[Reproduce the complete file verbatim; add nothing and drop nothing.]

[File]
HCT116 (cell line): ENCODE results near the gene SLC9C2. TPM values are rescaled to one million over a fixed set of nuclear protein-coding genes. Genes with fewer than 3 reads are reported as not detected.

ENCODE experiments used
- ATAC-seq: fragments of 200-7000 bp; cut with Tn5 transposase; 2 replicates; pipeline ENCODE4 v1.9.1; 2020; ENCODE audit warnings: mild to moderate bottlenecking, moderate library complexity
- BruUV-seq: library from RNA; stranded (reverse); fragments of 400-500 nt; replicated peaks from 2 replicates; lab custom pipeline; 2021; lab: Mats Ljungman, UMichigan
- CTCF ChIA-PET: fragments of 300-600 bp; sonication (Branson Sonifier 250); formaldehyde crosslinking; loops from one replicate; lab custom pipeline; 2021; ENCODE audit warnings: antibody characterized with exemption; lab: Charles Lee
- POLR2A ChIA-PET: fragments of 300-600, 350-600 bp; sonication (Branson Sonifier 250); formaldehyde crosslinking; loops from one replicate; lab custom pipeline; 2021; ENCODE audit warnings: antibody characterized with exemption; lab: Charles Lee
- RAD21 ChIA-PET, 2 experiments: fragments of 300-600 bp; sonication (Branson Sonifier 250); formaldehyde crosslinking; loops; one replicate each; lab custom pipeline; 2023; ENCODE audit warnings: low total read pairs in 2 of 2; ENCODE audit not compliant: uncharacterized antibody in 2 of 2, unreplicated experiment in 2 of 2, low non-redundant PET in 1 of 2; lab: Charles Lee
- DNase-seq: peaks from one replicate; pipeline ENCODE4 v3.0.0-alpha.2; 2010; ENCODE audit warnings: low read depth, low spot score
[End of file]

HCT116 (cell line): ENCODE results near the gene SLC9C2. TPM values are rescaled to one million over a fixed set of nuclear protein-coding genes. Genes with fewer than 3 reads are reported as not detected.

ENCODE experiments used
- ATAC-seq: fragments of 200-7000 bp; cut with Tn5 transposase; 2 replicates; pipeline ENCODE4 v1.9.1; 2020; ENCODE audit warnings: mild to moderate bottlenecking, moderate library complexity
- BruUV-seq: library from RNA; stranded (reverse); fragments of 400-500 nt; replicated peaks from 2 replicates; lab custom pipeline; 2021; lab: Mats Ljungman, UMichigan
- CTCF ChIA-PET: fragments of 300-600 bp; sonication (Branson Sonifier 250); formaldehyde crosslinking; loops from one replicate; lab custom pipeline; 2021; ENCODE audit warnings: antibody characterized with exemption; lab: Charles Lee
- POLR2A ChIA-PET: fragments of 300-600, 350-600 bp; sonication (Branson Sonifier 250); formaldehyde crosslinking; loops from one replicate; lab custom pipeline; 2021; ENCODE audit warnings: antibody characterized with exemption; lab: Charles Lee
- RAD21 ChIA-PET, 2 experiments: fragments of 300-600 bp; sonication (Branson Sonifier 250); formaldehyde crosslinking; loops; one replicate each; lab custom pipeline; 2023; ENCODE audit warnings: low total read pairs in 2 of 2; ENCODE audit not compliant: uncharacterized antibody in 2 of 2, unreplicated experiment in 2 of 2, low non-redundant PET in 1 of 2; lab: Charles Lee
- DNase-seq: peaks from one replicate; pipeline ENCODE4 v3.0.0-alpha.2; 2010; ENCODE audit warnings: low read depth, low spot score